The business transactions, which provide advantages or supply services to the business apprehension for more than one year or one operating sequence of the business, are known as capital transactions. These types of transactions affecting non-current items such as fixed assets, long-term debt or allocate capital, rather than revenue transactions
The transactions which relate to capital are again sub-divided into capital expenditure and capital receipt. It is one that deals with non-current assets or liabilities.
Once the trial balance is prepared the next step is to find out the net result (profit or loss account) and financial position (balance sheet) of the business concern. The business concern’s financial position is bound to be affected by the result of its operations. ‘Matching Principle’ governs the preparation of these two statements. According to this principle, the revenues and relevant expenditures incurred during a particular period should be matched.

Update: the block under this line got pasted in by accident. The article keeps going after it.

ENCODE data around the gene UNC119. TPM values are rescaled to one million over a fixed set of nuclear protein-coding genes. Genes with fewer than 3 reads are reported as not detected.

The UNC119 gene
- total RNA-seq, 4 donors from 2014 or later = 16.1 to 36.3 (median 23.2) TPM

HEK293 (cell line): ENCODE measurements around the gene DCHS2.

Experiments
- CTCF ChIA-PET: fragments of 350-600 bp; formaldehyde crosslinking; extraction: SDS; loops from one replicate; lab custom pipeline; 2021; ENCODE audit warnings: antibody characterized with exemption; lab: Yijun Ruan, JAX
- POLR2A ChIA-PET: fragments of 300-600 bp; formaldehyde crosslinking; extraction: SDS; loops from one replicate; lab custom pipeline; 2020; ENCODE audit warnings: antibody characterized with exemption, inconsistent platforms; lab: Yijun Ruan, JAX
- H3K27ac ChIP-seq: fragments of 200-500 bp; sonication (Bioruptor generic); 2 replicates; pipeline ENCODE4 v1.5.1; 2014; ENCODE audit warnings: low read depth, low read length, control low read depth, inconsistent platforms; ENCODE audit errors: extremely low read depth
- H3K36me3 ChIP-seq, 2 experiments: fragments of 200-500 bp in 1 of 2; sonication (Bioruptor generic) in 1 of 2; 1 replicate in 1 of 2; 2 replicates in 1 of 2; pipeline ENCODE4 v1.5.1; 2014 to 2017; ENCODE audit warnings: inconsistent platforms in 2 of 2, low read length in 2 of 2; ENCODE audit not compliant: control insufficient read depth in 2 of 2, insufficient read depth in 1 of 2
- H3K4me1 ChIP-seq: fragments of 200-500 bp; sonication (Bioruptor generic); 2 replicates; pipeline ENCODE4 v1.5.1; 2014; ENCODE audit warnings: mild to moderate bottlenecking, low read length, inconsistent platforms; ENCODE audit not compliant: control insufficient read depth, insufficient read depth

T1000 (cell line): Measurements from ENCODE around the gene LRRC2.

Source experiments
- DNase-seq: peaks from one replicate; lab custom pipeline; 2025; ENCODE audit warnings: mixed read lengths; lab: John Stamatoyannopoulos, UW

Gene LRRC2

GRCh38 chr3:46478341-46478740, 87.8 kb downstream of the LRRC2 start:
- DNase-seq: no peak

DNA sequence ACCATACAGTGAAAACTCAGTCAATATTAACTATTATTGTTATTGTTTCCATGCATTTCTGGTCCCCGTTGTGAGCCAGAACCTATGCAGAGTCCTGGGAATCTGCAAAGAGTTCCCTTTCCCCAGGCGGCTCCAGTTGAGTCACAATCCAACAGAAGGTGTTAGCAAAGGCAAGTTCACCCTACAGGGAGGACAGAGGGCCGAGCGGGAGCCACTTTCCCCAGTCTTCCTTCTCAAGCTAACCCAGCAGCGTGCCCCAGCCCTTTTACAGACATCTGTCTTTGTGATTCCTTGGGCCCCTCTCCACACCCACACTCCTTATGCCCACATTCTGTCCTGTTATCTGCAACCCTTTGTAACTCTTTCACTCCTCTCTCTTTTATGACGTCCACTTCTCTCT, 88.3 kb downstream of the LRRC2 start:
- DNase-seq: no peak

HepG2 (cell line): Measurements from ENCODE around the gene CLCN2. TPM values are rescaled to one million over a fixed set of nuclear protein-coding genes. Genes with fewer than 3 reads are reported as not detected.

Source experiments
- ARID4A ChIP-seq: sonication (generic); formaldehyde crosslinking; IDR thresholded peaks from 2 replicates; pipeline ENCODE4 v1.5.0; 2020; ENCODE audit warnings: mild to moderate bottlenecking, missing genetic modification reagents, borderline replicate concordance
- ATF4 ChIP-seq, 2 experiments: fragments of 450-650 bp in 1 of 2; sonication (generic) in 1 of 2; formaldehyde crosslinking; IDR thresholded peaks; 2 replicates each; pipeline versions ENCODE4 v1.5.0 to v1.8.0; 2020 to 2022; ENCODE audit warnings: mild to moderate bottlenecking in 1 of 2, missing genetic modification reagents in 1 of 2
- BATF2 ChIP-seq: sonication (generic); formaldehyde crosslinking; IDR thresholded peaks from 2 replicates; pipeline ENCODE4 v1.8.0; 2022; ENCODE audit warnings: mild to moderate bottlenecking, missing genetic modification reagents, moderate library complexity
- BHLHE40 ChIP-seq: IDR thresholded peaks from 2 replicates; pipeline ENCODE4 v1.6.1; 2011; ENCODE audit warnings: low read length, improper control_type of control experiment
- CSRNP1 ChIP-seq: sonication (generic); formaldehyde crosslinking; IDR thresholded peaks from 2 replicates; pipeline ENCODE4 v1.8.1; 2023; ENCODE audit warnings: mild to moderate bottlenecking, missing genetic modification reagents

A capital transaction is one that deals with non-current assets or liabilities, such as:
- fixed assets (ex. buying and selling equipment),
- certain kinds of investments (ex. the buying and selling of securities intended to be held for long-term investment),
- long-term debt (ex. the acquisition and paying off of loans that have terms longer than one year), and
- equity transactions (ex. dividend payments and share purchases)